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My French Life: Visiting the Museum, Berck-sur-Mer

 Painting by Tattegrain, The Good Life France

At the weekend I decided to go and check out the museum in the town of Berck-sur-Mer on the Opal Coast.

I knew it wasn’t a big museum but I’d read that Venetian glass artist Vittorio Costantini had an exhibition there and I knew that they had paintings by my favourite local artist Francis Tattegrain whose granddaughter bequeathed many of his drawings, prints and words to the museum a few years ago.

Actually it was a lovely little museum!

The collections are based in the 19th Century Gendarmerie (police station) in Rue de l’Impératrice and it’s an eclectic lot. Some fabulous glass sculptures, ancient burial ground artefacts, paintings from the ‘Berck School’ of painters, furniture from 19th Century fishermen’s cottages and bit and pieces of pottery – some of which is apparently very important and dates back to the several centuries B.C.and was found in rare burial tombs in the area.

The Vittorio Costantini display was excellent – how anyone can make something so delicate and complex from molten glass is beyond me. Luckily there was a video on hand demonstrating the art so I know how he does it technically – but it’s still amazing.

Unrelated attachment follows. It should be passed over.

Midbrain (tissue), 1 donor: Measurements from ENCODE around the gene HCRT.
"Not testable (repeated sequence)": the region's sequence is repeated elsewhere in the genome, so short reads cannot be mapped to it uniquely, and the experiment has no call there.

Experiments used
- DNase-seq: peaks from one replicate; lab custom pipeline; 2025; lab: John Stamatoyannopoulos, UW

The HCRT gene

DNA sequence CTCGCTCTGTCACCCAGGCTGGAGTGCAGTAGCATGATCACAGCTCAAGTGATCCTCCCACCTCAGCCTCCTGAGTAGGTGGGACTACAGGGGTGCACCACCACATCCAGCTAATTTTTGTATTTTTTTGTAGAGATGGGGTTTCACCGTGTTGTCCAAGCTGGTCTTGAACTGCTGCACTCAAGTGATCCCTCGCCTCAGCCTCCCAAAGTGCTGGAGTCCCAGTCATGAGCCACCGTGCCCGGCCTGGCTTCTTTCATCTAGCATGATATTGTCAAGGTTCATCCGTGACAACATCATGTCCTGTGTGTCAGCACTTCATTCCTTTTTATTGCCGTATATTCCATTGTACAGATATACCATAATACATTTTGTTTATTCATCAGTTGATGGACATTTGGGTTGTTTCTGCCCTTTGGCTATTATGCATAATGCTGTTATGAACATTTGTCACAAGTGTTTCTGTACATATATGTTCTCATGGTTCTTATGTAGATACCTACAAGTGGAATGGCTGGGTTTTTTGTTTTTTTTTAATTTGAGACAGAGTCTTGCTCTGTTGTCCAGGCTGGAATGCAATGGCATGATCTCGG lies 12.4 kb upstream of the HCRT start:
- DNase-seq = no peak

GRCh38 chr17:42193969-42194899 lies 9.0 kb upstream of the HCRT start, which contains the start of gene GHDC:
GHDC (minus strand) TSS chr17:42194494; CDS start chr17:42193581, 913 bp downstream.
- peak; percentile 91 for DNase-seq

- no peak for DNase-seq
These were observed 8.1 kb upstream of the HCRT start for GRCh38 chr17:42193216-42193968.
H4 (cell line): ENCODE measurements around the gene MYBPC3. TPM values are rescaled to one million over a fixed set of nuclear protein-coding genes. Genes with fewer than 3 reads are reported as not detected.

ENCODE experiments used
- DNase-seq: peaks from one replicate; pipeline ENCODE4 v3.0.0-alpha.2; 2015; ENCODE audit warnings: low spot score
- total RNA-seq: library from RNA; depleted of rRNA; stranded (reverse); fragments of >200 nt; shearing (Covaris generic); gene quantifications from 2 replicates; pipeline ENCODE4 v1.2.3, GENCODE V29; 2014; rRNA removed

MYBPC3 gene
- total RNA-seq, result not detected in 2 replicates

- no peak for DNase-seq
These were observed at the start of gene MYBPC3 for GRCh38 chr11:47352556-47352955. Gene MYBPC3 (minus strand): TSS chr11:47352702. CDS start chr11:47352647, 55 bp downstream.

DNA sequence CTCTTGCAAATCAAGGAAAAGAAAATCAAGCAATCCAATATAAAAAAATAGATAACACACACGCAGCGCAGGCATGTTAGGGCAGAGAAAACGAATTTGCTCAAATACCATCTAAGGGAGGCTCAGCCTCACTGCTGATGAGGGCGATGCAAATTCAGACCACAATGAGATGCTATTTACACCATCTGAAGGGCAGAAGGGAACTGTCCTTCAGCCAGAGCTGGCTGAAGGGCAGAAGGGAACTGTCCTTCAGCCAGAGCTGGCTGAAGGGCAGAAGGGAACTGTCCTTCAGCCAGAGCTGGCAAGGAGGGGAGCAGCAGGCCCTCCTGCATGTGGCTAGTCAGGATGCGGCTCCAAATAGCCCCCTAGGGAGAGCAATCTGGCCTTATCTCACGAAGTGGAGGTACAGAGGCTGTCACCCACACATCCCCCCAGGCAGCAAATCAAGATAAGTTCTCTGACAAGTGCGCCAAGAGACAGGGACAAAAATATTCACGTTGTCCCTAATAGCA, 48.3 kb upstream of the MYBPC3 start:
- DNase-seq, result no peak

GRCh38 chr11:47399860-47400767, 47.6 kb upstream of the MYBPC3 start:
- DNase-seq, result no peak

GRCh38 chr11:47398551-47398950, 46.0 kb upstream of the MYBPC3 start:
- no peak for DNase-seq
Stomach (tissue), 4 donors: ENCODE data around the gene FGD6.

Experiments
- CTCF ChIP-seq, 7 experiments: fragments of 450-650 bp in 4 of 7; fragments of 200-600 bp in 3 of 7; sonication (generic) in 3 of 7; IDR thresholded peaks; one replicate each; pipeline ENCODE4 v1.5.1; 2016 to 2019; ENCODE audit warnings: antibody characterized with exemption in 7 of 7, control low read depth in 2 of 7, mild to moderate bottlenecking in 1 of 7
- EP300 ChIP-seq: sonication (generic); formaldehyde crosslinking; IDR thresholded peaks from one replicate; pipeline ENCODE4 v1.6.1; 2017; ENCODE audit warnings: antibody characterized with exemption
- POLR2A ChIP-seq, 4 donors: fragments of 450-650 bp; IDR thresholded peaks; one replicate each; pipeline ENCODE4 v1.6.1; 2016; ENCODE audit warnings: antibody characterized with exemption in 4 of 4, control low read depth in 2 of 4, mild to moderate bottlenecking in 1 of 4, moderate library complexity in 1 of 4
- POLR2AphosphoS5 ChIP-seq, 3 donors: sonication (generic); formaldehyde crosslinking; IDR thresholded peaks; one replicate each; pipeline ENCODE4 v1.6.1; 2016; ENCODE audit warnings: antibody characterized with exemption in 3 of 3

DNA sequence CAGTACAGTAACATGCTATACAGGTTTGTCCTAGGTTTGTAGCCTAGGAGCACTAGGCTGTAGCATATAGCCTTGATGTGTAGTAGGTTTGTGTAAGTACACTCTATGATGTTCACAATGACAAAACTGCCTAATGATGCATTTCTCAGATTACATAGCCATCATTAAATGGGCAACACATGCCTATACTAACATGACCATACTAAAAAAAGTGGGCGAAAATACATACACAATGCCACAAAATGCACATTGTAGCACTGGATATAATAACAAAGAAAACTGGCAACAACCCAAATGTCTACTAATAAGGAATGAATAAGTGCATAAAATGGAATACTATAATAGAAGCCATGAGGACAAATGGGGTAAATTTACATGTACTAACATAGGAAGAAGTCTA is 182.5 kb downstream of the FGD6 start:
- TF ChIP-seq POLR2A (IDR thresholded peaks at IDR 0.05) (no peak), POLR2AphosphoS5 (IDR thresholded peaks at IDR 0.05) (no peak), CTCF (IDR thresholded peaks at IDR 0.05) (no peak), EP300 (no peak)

Amazingly life-like glass bees, Vittorio Costantini


There were also some glass sculptures by various artists which I absolutely loved – weird, quirky and very clever or hugely ornate and fabulously carved.

My favourite pieces though were the Tattegrain paintings. I’ve seen plenty before at the Chateau Musée de Boulogne but this collection was different. There were working drawings, advertisement boards he’d designed to showcase local businesses and some absolutely glorious, huge, dramatic oil paintings which just draw your eyes to the face of the old fishermen that he specialised in painting.

Amazingly life-like glass bees, Vittorio Costantini

The Opal Coast is known for its quality of light – plenty of very famous painters have been drawn to the area because of it including JM Turner. In the 19th Century Berck was popular with artists such as Manet, whose painting of the beach there is now in the Musée d’Orsay. Empress Eugene inaugurated the Maritime Hospital there in 1869 and the town built up its reputation as a popular holiday destination when the railways made the journey from Paris possible in just 3 hours.

Actually – it’s still a popular destination – there are plenty of really nice restaurants and bars, lots of chocolate shops, charcuteries and patisseries and even a casino (based in the old railway station building).

I like the museum – and for the price of €3.50 you also get entry to several other local museums in Etaples-sur-Mer, Montreuil-sur-Mer and Le Touquet-Paris-Plage – so that’s my weekends sorted out for the next couple of months!

Berck-Sur-Mer Museum, 60 Rue de l’Impératrice, Berck Sur Mer 62600 www.2p2m.org

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